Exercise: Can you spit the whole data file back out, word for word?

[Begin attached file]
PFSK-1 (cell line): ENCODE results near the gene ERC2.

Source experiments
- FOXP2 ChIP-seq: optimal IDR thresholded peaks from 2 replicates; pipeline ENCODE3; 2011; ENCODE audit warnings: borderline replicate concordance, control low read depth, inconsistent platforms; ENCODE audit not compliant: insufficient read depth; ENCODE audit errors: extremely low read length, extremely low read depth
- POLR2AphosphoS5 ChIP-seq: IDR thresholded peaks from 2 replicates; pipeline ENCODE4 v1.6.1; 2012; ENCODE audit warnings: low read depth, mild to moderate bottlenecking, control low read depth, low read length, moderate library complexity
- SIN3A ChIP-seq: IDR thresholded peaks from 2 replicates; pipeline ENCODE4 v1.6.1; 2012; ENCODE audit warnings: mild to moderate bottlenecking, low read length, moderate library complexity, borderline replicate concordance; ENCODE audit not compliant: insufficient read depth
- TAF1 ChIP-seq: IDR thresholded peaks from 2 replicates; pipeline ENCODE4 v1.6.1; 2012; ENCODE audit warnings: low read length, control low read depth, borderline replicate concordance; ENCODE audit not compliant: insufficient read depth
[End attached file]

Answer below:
PFSK-1 (cell line): ENCODE results near the gene ERC2.

Source experiments
- FOXP2 ChIP-seq: optimal IDR thresholded peaks from 2 replicates; pipeline ENCODE3; 2011; ENCODE audit warnings: borderline replicate concordance, control low read depth, inconsistent platforms; ENCODE audit not compliant: insufficient read depth; ENCODE audit errors: extremely low read length, extremely low read depth
- POLR2AphosphoS5 ChIP-seq: IDR thresholded peaks from 2 replicates; pipeline ENCODE4 v1.6.1; 2012; ENCODE audit warnings: low read depth, mild to moderate bottlenecking, control low read depth, low read length, moderate library complexity
- SIN3A ChIP-seq: IDR thresholded peaks from 2 replicates; pipeline ENCODE4 v1.6.1; 2012; ENCODE audit warnings: mild to moderate bottlenecking, low read length, moderate library complexity, borderline replicate concordance; ENCODE audit not compliant: insufficient read depth
- TAF1 ChIP-seq: IDR thresholded peaks from 2 replicates; pipeline ENCODE4 v1.6.1; 2012; ENCODE audit warnings: low read length, control low read depth, borderline replicate concordance; ENCODE audit not compliant: insufficient read depth